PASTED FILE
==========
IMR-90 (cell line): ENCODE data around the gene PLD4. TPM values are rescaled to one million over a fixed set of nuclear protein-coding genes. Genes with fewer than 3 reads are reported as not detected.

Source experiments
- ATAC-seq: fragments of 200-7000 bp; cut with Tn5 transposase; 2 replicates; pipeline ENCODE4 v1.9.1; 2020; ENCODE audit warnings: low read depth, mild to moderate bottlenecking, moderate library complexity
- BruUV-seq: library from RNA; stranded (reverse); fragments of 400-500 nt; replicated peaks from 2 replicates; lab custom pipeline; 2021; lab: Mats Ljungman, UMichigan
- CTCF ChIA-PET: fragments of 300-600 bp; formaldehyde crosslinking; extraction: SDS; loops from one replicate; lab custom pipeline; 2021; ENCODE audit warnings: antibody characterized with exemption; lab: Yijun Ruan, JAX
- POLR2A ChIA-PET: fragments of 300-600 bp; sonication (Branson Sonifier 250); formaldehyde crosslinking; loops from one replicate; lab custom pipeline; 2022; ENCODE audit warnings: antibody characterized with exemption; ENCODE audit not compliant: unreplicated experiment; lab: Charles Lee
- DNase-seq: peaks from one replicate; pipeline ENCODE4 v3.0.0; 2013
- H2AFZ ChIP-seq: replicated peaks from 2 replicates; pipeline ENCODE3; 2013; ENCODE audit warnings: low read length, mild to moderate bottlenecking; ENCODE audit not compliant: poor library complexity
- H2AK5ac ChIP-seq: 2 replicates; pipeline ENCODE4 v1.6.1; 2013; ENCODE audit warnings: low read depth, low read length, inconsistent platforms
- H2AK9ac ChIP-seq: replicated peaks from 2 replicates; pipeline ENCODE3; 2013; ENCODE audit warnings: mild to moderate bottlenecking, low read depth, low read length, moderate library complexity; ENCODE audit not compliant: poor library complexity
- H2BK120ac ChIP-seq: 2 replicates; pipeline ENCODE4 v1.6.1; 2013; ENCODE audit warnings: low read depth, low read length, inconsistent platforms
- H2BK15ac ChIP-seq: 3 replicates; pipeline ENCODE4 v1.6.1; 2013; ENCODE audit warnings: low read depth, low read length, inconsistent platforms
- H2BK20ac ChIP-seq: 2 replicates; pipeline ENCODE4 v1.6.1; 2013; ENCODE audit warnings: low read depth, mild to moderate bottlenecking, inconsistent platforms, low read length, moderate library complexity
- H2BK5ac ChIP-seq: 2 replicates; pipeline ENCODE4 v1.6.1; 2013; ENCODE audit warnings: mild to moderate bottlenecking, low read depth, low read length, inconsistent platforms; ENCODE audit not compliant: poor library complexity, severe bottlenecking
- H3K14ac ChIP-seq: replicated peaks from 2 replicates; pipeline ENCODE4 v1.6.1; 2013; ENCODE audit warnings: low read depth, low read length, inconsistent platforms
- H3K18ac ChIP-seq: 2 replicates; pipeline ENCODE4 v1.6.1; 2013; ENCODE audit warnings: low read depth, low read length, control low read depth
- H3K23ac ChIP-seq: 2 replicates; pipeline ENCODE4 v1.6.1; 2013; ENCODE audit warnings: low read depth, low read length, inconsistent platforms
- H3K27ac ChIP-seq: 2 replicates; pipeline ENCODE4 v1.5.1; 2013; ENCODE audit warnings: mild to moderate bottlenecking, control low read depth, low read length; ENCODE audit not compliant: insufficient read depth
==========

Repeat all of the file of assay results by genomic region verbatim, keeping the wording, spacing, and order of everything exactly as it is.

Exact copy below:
IMR-90 (cell line): ENCODE data around the gene PLD4. TPM values are rescaled to one million over a fixed set of nuclear protein-coding genes. Genes with fewer than 3 reads are reported as not detected.

Source experiments
- ATAC-seq: fragments of 200-7000 bp; cut with Tn5 transposase; 2 replicates; pipeline ENCODE4 v1.9.1; 2020; ENCODE audit warnings: low read depth, mild to moderate bottlenecking, moderate library complexity
- BruUV-seq: library from RNA; stranded (reverse); fragments of 400-500 nt; replicated peaks from 2 replicates; lab custom pipeline; 2021; lab: Mats Ljungman, UMichigan
- CTCF ChIA-PET: fragments of 300-600 bp; formaldehyde crosslinking; extraction: SDS; loops from one replicate; lab custom pipeline; 2021; ENCODE audit warnings: antibody characterized with exemption; lab: Yijun Ruan, JAX
- POLR2A ChIA-PET: fragments of 300-600 bp; sonication (Branson Sonifier 250); formaldehyde crosslinking; loops from one replicate; lab custom pipeline; 2022; ENCODE audit warnings: antibody characterized with exemption; ENCODE audit not compliant: unreplicated experiment; lab: Charles Lee
- DNase-seq: peaks from one replicate; pipeline ENCODE4 v3.0.0; 2013
- H2AFZ ChIP-seq: replicated peaks from 2 replicates; pipeline ENCODE3; 2013; ENCODE audit warnings: low read length, mild to moderate bottlenecking; ENCODE audit not compliant: poor library complexity
- H2AK5ac ChIP-seq: 2 replicates; pipeline ENCODE4 v1.6.1; 2013; ENCODE audit warnings: low read depth, low read length, inconsistent platforms
- H2AK9ac ChIP-seq: replicated peaks from 2 replicates; pipeline ENCODE3; 2013; ENCODE audit warnings: mild to moderate bottlenecking, low read depth, low read length, moderate library complexity; ENCODE audit not compliant: poor library complexity
- H2BK120ac ChIP-seq: 2 replicates; pipeline ENCODE4 v1.6.1; 2013; ENCODE audit warnings: low read depth, low read length, inconsistent platforms
- H2BK15ac ChIP-seq: 3 replicates; pipeline ENCODE4 v1.6.1; 2013; ENCODE audit warnings: low read depth, low read length, inconsistent platforms
- H2BK20ac ChIP-seq: 2 replicates; pipeline ENCODE4 v1.6.1; 2013; ENCODE audit warnings: low read depth, mild to moderate bottlenecking, inconsistent platforms, low read length, moderate library complexity
- H2BK5ac ChIP-seq: 2 replicates; pipeline ENCODE4 v1.6.1; 2013; ENCODE audit warnings: mild to moderate bottlenecking, low read depth, low read length, inconsistent platforms; ENCODE audit not compliant: poor library complexity, severe bottlenecking
- H3K14ac ChIP-seq: replicated peaks from 2 replicates; pipeline ENCODE4 v1.6.1; 2013; ENCODE audit warnings: low read depth, low read length, inconsistent platforms
- H3K18ac ChIP-seq: 2 replicates; pipeline ENCODE4 v1.6.1; 2013; ENCODE audit warnings: low read depth, low read length, control low read depth
- H3K23ac ChIP-seq: 2 replicates; pipeline ENCODE4 v1.6.1; 2013; ENCODE audit warnings: low read depth, low read length, inconsistent platforms
- H3K27ac ChIP-seq: 2 replicates; pipeline ENCODE4 v1.5.1; 2013; ENCODE audit warnings: mild to moderate bottlenecking, control low read depth, low read length; ENCODE audit not compliant: insufficient read depth